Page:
As we've seen in the past, 3D Graphics is an ever changing landscape. The recent movement to programmable GPUs has groomed a new playing field for which ATi, Matrox and 3D Labs have seen fit to compete upon.  So, with the hardware side of things getting dicey and the competition heating up with Radeons and Parhelias, what do you think NVIDIA's next move might be?  If you guessed software, you would be right.

Today NVIDIA takes the wraps off their new Graphics Programming Language for the Developer Community, dubbed "Cg".  Although the average end user will probably never have the opportunity to utilize this new tool, it has promise to open up a whole new world with respect to next generation 3D Graphics for gaming.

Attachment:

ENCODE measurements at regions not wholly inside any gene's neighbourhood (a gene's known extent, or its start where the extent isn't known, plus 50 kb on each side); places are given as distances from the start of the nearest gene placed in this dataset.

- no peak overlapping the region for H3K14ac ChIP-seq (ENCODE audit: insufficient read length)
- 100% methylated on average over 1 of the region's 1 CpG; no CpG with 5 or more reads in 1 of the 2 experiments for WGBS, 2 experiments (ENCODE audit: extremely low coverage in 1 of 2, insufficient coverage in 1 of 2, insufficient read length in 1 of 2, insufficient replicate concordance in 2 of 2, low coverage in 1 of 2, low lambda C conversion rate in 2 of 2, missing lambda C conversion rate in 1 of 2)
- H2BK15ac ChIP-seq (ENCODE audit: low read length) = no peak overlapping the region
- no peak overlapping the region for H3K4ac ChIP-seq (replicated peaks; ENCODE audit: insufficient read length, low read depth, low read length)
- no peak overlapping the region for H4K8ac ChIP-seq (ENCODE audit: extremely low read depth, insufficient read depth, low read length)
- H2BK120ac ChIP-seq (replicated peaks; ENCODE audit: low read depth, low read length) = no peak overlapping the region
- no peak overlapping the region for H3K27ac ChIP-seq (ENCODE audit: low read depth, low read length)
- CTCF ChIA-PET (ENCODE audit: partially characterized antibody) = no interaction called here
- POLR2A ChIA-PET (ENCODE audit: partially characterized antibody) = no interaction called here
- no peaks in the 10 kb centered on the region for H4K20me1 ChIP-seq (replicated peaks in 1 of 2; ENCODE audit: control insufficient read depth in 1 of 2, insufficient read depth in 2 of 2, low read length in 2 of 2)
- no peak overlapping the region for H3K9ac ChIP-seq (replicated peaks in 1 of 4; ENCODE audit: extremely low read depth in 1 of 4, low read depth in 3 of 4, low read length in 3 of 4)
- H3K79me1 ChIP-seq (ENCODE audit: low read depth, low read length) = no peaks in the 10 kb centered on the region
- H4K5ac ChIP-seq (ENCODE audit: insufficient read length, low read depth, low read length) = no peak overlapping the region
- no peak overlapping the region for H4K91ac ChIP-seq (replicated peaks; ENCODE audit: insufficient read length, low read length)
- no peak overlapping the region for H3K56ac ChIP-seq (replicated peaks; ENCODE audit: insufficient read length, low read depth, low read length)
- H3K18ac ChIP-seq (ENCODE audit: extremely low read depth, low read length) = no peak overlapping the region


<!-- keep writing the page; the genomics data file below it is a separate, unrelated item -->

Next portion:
Cg, C programming for graphics
High Level 3D Graphics Programming Language


  • Industry standard high level graphics language

  • Developed by NVIDIA with Microsoft?s participation

  • 100% compatible with DirectX 9 High Level Shading Language

  • Complete development environment including compiler and tools

  • Optimized for the world?s most powerful GPUs

  • Outputs DirectX or OpenGL shader programs

  • "Unified Compiler Architecture"

  • Still allows access to low level hardware

  • Open- source key compiler components

  • Generates the fastest and most optimal code for NVIDIA GPUs

  • Ensures increasing optimization through forward compatibility

  • Works with ALL programmable GPUs supporting DirectX 8 or OpenGL 1. 4

  • 100% compatible with Microsoft HLSL